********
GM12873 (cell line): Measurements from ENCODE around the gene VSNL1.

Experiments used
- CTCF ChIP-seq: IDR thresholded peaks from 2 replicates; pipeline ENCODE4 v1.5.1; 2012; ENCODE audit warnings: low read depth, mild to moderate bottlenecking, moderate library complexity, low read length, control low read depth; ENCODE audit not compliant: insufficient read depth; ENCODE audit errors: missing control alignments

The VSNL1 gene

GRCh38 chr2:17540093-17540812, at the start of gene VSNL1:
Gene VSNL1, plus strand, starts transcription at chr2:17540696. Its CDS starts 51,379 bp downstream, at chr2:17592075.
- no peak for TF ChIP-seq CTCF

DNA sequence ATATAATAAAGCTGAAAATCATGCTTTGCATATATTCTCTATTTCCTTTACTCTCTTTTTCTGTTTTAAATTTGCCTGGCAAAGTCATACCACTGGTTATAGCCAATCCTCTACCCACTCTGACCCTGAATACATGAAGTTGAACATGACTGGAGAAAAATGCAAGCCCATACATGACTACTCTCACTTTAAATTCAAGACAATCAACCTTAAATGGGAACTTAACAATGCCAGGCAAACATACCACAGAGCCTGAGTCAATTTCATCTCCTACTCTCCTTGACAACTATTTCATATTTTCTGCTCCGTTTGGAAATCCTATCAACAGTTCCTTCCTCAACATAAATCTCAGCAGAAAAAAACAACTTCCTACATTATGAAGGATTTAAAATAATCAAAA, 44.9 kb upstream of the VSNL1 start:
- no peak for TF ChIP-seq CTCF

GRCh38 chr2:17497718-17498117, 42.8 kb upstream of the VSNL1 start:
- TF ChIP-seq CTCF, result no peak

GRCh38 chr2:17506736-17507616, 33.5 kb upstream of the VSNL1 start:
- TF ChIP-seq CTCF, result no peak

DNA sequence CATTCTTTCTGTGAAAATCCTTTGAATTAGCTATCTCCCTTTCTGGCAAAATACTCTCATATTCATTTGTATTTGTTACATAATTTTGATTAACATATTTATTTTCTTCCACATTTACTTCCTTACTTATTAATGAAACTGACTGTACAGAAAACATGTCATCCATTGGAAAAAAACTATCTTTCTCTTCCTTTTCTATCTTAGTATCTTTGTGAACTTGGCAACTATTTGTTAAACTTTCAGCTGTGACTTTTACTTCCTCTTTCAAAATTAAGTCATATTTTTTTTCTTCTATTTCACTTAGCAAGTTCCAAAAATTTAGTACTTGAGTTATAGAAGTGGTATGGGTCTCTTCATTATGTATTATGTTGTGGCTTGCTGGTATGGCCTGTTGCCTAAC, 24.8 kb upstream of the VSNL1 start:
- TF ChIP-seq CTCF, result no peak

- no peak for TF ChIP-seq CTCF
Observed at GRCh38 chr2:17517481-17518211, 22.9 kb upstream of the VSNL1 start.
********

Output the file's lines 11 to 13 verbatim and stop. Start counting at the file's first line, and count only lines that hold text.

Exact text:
- TF ChIP-seq CTCF, result no peak

GRCh38 chr2:17506736-17507616, 33.5 kb upstream of the VSNL1 start:
- TF ChIP-seq CTCF, result no peak